Review of Scottish Autism Research Group Seminar
Lorna Camus, Phd Student, Heriot Watt University
The focus of March’s Scottish Autism Research Group(SARG) seminar was education and autism, with talkscovering topics such as inclusion, technology and mentoring. This seminar comes at a time where the realities of autistic young people’s education in Scotland have raised serious concerns. A recent report published by Children in Scotland, the National Autistic Society Scotland and Scottish Autism found that autistic students were highly likely to miss out on school, often due to unlawful exclusions. This is compounded by the fact that most children received no support to catch up on the time missed, which leads them to fall behind and feel increasingly anxious about school.
The ‘research in a flash’ talks were a fantastic opportunity to hear about projects run by researchers from Edinburgh and beyond. Karri Gillespie-Smith (University of Edinburgh) and colleagues found that autistic young people’s social media use differed from neurotypical young people, although the extent or implications of these differences are yet to be understood. Kirsty Macmillan (Heriot-Watt University) found that autistic participants were less understood by non-autistic peers and teachers when they were in school, and that they were better understood by autistic peers. In the same vein, Catriona Stewart of SWAN (Scottish Women’s Autism Network) discussed the benefits of peer mentoring programs for autistic women and girls to improve self-identity, confidence, capacity and citizenship in a group that is often neglected.
These results call to mind the double-empathy problem (Milton, 2012)ii, which suggests that people with very different experiences (such as neurotypical and autistic people) will have difficulties empathising with one another when interacting due to a breakdown in understanding (rather than autistic cognition). This further ties in with Catherine Crompton’s (University of Edinburgh) findings that information was shared more easily between people of the same neurotype (autistic or neurotypical), and that autistic participants found interactions with autistic people easier than with neurotypical people.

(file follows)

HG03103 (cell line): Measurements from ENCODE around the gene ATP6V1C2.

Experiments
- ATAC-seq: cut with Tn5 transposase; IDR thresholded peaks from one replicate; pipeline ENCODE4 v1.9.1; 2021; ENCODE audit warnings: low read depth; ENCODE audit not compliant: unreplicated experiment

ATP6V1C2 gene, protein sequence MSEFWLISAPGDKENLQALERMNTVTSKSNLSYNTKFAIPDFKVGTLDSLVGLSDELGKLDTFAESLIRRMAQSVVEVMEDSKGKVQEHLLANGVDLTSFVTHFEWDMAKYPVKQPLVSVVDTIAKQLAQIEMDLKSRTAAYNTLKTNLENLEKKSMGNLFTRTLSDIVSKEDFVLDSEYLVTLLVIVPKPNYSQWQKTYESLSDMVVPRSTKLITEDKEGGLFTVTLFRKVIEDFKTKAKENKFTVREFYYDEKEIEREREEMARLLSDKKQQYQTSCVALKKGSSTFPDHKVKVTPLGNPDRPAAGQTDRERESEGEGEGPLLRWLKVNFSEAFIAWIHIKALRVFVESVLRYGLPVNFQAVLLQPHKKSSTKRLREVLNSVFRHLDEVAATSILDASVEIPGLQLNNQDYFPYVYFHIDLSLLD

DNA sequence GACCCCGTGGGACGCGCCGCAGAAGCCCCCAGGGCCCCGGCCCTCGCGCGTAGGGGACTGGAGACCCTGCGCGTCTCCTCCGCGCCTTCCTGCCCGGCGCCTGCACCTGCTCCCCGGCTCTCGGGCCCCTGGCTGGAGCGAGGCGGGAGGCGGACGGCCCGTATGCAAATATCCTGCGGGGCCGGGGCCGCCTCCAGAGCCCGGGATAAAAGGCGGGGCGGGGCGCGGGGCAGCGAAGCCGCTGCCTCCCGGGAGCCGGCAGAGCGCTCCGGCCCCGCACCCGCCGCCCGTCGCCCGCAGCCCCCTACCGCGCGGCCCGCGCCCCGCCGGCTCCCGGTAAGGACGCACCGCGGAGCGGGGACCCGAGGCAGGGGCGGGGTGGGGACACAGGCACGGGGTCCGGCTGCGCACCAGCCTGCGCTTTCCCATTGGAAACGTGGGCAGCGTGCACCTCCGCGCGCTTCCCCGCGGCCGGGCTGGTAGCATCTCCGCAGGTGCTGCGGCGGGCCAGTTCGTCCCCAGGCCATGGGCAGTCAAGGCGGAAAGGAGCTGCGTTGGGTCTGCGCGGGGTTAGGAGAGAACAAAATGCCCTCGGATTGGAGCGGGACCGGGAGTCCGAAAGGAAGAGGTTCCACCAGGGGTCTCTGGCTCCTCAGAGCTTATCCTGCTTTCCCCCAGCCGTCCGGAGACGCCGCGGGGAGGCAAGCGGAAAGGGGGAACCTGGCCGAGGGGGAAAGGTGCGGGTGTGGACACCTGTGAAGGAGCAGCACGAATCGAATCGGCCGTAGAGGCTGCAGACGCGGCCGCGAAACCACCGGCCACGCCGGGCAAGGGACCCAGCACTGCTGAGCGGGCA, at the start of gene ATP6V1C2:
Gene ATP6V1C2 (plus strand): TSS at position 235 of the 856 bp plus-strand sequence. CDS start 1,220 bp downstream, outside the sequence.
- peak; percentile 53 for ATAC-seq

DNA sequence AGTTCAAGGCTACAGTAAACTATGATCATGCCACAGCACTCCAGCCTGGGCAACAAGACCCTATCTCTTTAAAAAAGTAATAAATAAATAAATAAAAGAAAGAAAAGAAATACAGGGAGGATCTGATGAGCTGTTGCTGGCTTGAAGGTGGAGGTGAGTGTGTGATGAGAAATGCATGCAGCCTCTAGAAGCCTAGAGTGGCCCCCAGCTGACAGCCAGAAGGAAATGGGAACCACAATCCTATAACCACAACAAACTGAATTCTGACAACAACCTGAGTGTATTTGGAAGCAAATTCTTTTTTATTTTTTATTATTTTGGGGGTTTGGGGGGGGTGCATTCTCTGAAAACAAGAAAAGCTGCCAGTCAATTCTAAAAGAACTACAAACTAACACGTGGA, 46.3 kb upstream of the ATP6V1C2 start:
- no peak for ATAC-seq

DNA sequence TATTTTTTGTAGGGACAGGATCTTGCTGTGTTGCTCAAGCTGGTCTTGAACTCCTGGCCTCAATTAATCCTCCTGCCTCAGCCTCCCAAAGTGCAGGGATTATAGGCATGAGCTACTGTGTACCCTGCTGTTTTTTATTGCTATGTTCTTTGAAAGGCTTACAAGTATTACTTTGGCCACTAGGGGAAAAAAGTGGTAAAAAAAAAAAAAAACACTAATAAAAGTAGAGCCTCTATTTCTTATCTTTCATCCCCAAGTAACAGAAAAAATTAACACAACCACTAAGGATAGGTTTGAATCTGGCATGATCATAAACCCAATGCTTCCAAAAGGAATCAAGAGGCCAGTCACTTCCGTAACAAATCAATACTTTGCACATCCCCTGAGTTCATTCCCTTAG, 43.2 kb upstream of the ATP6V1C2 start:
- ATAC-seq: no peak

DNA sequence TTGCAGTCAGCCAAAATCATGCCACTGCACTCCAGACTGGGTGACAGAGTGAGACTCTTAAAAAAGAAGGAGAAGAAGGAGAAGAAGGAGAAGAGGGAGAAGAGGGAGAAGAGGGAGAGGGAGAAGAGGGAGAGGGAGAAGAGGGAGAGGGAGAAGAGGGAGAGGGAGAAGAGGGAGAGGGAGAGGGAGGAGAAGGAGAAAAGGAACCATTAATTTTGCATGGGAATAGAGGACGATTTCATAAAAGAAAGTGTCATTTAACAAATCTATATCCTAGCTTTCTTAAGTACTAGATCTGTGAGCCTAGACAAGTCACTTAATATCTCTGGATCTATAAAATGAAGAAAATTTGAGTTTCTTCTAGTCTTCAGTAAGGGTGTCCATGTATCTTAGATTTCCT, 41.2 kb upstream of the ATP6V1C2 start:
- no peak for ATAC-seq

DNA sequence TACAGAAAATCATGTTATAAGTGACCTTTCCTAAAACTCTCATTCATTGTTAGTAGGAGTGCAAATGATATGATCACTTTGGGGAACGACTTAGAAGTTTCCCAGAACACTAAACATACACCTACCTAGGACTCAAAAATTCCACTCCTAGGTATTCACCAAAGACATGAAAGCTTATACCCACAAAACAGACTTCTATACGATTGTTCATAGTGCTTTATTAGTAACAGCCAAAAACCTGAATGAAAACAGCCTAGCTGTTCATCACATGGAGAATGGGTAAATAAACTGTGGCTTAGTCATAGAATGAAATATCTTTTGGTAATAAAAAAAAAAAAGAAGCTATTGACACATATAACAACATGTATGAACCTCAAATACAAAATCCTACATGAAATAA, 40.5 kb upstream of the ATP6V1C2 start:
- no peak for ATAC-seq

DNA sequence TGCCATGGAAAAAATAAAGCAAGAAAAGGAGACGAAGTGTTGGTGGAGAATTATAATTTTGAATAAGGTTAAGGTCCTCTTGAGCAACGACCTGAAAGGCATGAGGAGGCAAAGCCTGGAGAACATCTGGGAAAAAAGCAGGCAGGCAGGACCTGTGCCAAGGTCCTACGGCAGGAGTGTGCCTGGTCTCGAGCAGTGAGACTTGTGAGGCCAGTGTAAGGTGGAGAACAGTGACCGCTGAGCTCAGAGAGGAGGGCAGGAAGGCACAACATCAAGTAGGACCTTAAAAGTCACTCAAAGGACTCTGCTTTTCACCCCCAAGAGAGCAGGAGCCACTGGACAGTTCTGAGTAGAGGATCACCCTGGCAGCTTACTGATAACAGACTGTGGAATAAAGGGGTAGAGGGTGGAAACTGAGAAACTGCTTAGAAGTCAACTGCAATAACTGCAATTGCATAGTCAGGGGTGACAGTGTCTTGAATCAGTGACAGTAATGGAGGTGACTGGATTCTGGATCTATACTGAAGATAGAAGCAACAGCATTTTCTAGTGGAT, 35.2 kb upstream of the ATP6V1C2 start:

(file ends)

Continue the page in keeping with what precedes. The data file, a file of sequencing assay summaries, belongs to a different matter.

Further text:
Sue Fletcher-Watson’s and Natalie Jenkins’ (University of Edinburgh) presentation focused on the experience of autistic pupils in higher education (HE). Drawing from research and their personal experiences as an autism research and autistic university staff member, Sue and Natalie gave a fantastic overview of the problems faced by autistic university students, and accessible ways to improve this experienceiii. This would no doubt be as effective outside of university to help young people thrive.
Maggie Laurie (University of Edinburgh) went on to discuss the social interaction opportunities provided by digital toys for autistic children. Although concerns are often raised about the impact of digital toys on children’s socialisation, Maggie found that these toys did not negatively impact socialisation. In fact, these games may create a common ground for children to interact, while providing a structure for this interaction and encouraging the basics of interaction, such as sharing physical spaces.
The day ended with a presentation by Francesca Happé (Kings College London), who discussed the modern changes in the conceptualisation of autism. Francesca discussed the concept of neurodiversity, and the implications of seeing autism as complex and dimensional. It’s especially important, for both research and practice, to acknowledge the multitude of conditions that co-occur with autism, and how this affects our research and our practice in supporting autistic people.
In all, this seminar perfectly captured the problems currently faced by autistic children and young people in education, while also giving us hope by showcasing the fantastic work done in Scotland to improve this.
You can find more about this event and the Scottish Autism Research group at www.sarg.ed.ac.uk